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Thursday, May 03, 2007

Women's faces just got Lowe's attention

Lowe has released a book called 'Faces' which has studied changing consumer profile among women. With the urban Indian women being the target of most retail advertising these days, her disposable income is being eyed with eager anticipation. President & COO, Lowe, Pranesh Misra agreed and told CNBC-TV18, "If you look at most of our clients in the FMGC space as well as the durables space, the main decision-maker tends to be the urban Indian housewife and we felt that rather than looking broadly, just focus on this target audience."

The book describes five categories Mrs 'Hasmukh' (Popular) (27%), Mrs. 'Pataka' (Cool) (12%), Mrs 'Meri Awaaz Suno' (Attention Seeker) (31%), Mrs 'Gharelu' (House Proud) (18%), Mrs 'Hey Bhagwan' (Moaner) (12%). The question is how is an advertiser going to use this information for his brands.

Misra explained, "For example if you have your brand and you cross-analyze brands across different segments and you find that your brand is doing well, in the segment of Mrs 'Pataka' Cool and you want to influence those women a lot better. Then what you do is, you go deeper and you study what makes that woman buy (that brand) because there is a lot of data in the study, which talks about her lifestyle, her media behaviour, her attitude towards life - all that linkage data is available. So you are able to get a more holistic picture of this woman."

This helps now because more "women are getting into the workforce, as they are getting independent incomes, as they are exposed to more television, which is a good way to learn about a way of life. I think they are getting a lot more independence in their thinking."

Leo Burnett has been doing this kind of work internationally. In fact, last year at the Cannes Advertising Festival, they presented 'Miss Understood', this was a study on how advertisers are getting women consumers wrong or misunderstanding them. The key findings in the international study would help Indian advertisers.

Chairman & CEO, Leo Burnett, Arvind Sharma elaborated, "The key finding is to stop thinking of women as stereotypical homemakers. They want to enjoy humour as much as men or children do. They are described as emotional and therefore very often advertisers think that showing portrayal of emotion on the screen is enough. Now, you have to evoke emotion, not just show emotion and that's the difference between hugely successful advertising and an attempt at being a good advertising. They are participating far more in economic decisions. Earlier, they were participating in FMCG type of decision-making, then they started participating in durables decision-making."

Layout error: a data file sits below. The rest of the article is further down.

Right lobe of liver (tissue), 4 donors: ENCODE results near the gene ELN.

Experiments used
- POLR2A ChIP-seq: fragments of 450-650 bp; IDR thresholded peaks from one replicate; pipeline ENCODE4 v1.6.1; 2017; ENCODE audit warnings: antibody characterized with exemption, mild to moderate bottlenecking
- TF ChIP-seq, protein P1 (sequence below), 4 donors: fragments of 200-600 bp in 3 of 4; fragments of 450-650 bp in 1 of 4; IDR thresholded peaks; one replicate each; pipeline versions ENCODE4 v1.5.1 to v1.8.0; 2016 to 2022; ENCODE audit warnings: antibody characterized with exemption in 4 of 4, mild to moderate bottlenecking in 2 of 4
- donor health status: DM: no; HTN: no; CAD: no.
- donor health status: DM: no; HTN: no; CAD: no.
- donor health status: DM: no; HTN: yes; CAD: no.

Misra added, "We polled about 10,300 people and of that I think about 1,500 are working women. So now we have the ability to cross analyze and see what is the difference between a working woman versus a non-working woman."

All of this is an effort to involve women in the adverts being put out in the media as now they have greater control of their incomes and chose to spend it any manner they want to. Sharma elaborated, "In absolute numbers, in India, there aren't very many marketing plans that have been tailored to them. The financial sector is beginning to do a bit, automobiles is not yet doing it. But around the world, automobiles do that and you expect the change to come in. But on the other hand, you could argue that indeed they are beginning to get their due, though in a slightly different form - if you go to any of the shopping malls, the proportion of women will be higher on an average day."

Misra explained, "I think the main lesson is that don't look at Indian housewifes as a uniform mass. There are different strategies that can evolve, depending on who you are after and I think traditionally, marketing has been looking at urban housewives in the age group of 25-30 years. I think those kind of variables of target audience should evolve and you should be able to say now, okay what kind of mind does she bring to the party and therefore, how should my brand strategy evolve to fine-tune itself to the mindset of that consumer." Sharma agreed and says, "Stop looking at women as women, look at them as people."

With so many women working in advertising agencies, their perspectives have yet to permeate to the ad campaigns they create. Sharma said, "Men need to change their attitude and we certainly need to give women bigger voices in the campaigns that they are creating."

Written for www.moneycontrol.com

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